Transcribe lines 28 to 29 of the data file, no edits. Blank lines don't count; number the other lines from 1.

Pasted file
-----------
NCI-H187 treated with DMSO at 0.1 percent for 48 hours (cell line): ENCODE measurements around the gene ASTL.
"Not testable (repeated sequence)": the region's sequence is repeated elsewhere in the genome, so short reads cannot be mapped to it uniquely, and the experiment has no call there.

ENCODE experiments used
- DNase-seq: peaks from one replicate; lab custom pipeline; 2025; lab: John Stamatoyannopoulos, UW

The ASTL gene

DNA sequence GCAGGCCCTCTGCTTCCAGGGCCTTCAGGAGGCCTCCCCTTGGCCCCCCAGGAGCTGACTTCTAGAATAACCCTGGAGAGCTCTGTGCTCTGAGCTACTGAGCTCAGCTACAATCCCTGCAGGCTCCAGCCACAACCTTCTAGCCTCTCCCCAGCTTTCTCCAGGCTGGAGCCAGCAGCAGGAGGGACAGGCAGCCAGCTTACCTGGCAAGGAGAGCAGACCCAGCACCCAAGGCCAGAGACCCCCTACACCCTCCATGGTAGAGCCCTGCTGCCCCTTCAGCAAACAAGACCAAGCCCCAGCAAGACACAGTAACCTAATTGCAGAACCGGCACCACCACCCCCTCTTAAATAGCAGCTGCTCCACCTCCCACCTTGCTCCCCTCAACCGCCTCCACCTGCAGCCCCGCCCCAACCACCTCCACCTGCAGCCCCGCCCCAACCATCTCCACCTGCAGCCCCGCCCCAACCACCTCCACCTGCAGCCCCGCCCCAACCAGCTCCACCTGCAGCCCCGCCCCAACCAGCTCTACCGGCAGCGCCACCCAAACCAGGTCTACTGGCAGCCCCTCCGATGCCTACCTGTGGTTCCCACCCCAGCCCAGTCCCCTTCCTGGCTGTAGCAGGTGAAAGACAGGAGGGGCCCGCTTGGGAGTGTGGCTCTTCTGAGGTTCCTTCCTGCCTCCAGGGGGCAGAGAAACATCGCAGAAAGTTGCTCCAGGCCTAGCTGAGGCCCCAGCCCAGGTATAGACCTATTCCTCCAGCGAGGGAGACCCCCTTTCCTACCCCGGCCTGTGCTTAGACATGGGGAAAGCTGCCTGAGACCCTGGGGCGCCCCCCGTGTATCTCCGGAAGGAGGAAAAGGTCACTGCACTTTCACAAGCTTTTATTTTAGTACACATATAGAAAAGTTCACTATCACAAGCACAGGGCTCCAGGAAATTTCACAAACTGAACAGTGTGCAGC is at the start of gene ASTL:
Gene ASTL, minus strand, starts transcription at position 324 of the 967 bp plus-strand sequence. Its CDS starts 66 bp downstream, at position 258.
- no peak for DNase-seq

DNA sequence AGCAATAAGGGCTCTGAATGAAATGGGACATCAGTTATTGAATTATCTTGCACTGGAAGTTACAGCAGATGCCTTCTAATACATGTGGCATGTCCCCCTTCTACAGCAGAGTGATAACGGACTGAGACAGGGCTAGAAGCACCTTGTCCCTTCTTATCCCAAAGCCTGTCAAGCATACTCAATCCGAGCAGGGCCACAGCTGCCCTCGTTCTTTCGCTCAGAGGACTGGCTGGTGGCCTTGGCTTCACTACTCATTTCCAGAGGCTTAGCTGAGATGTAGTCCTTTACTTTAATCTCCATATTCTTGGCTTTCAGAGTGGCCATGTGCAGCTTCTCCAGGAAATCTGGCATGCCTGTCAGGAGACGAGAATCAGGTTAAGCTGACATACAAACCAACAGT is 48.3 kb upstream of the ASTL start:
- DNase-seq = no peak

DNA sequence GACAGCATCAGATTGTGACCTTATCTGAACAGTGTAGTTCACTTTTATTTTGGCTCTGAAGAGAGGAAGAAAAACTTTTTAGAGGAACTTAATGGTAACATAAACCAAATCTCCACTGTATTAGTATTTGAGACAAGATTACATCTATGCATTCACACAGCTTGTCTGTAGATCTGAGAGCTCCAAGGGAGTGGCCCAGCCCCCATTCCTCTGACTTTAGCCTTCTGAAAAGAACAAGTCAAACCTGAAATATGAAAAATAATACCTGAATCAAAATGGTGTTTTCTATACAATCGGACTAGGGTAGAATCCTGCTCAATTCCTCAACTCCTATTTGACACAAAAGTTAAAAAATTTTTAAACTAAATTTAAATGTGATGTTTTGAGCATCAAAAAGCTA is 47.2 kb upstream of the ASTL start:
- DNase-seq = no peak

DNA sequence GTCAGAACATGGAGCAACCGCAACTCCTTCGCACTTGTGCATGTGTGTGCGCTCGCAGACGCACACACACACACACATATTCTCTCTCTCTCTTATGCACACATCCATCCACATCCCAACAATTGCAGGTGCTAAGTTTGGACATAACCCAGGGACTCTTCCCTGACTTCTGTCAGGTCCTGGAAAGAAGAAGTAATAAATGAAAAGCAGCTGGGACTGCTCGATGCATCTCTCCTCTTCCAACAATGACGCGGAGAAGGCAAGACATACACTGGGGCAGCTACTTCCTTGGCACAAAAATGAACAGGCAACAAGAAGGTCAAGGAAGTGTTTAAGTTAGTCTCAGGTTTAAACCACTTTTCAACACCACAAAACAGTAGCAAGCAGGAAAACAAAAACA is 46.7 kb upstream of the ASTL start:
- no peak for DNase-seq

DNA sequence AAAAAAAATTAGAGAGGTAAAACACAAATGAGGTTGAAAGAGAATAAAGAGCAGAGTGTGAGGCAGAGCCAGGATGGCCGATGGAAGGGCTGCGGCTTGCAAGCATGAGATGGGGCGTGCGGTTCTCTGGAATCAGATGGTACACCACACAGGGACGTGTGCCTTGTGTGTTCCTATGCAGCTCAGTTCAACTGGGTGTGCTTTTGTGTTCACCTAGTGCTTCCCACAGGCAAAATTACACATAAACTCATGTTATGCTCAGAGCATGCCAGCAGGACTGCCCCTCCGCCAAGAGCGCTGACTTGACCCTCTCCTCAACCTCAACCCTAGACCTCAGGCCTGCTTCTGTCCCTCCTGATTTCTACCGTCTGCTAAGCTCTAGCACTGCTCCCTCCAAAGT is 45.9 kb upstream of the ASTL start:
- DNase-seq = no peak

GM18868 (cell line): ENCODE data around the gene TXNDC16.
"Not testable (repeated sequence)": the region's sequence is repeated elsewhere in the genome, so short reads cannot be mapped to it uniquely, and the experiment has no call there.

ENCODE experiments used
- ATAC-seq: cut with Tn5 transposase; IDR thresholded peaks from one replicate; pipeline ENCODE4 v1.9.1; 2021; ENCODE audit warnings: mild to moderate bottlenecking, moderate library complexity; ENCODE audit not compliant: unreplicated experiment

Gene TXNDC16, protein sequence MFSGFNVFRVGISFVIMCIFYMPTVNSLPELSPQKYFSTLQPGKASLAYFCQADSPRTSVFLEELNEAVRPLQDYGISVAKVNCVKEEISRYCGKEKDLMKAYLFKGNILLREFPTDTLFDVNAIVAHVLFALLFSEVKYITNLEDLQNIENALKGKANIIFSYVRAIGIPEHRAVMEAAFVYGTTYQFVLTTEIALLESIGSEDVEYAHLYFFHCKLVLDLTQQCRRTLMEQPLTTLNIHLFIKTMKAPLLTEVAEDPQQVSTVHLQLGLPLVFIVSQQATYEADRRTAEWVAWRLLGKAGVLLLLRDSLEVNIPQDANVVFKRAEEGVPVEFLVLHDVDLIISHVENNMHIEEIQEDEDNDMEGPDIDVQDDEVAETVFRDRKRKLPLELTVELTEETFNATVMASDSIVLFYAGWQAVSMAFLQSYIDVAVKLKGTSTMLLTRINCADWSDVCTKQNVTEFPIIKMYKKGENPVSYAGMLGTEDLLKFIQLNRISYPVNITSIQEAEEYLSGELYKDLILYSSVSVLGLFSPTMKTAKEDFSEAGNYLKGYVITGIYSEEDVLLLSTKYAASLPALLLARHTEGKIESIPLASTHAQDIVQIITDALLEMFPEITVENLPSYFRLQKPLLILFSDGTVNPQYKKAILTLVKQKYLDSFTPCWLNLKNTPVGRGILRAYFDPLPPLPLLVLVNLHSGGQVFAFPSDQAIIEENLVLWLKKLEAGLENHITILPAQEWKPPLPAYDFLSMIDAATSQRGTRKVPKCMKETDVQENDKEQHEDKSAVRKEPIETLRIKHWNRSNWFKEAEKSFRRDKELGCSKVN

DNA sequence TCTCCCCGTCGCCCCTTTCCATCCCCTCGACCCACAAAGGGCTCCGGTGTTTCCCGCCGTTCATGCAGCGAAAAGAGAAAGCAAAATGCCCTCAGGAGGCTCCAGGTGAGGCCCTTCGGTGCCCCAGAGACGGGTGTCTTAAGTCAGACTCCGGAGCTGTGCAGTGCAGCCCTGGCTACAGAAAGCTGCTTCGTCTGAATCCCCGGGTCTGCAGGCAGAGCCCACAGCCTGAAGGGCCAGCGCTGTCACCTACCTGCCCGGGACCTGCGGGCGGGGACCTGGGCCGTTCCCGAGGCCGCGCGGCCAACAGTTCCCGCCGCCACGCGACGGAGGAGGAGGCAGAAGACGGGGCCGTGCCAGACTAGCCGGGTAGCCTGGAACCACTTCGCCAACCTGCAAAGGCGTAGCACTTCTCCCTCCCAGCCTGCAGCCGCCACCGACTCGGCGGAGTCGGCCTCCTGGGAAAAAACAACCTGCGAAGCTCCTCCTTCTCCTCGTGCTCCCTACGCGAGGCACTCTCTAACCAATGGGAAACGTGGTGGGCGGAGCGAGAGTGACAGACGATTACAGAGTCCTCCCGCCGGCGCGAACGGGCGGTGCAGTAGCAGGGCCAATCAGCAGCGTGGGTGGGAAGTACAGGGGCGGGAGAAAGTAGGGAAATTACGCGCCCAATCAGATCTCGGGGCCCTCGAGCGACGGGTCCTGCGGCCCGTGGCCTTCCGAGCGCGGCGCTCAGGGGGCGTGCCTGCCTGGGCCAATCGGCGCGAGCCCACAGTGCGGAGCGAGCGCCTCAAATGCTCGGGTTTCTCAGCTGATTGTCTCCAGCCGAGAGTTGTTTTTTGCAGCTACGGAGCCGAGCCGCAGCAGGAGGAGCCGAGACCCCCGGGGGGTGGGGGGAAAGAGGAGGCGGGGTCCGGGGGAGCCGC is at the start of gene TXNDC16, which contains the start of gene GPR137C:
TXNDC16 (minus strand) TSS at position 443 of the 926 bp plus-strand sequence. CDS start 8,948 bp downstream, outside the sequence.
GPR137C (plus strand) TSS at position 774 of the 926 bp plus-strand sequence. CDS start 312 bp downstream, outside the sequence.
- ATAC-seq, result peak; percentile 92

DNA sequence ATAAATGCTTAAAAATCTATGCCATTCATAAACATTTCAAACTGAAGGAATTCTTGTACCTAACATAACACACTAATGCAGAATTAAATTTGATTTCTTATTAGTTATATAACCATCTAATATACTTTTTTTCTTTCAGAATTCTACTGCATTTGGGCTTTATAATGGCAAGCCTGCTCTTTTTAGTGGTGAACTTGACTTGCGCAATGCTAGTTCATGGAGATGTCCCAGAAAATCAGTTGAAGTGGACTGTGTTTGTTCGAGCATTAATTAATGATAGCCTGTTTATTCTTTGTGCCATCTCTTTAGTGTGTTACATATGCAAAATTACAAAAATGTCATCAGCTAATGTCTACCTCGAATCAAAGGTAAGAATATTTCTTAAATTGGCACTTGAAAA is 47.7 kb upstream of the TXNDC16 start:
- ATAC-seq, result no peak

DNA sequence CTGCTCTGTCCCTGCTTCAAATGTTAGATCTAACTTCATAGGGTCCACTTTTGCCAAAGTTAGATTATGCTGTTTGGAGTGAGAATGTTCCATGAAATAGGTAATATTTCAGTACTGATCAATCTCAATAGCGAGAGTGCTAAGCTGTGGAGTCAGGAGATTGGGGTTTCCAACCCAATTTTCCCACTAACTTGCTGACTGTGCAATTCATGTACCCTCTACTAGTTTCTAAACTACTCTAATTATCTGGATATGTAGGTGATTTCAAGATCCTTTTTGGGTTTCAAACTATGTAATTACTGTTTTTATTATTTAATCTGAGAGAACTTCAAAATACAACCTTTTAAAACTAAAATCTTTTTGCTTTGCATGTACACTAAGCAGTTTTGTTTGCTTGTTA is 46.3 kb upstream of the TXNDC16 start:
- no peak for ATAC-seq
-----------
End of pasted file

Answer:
DNA sequence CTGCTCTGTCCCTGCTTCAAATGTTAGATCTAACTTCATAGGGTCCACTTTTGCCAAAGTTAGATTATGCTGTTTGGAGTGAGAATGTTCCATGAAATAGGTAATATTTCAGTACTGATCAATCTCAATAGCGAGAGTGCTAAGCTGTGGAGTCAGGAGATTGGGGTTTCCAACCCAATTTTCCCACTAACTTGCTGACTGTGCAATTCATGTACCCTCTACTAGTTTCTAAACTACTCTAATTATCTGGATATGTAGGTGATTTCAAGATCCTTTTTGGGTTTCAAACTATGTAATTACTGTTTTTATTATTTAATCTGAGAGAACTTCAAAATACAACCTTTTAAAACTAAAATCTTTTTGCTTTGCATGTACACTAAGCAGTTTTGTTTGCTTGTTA is 46.3 kb upstream of the TXNDC16 start:
- no peak for ATAC-seq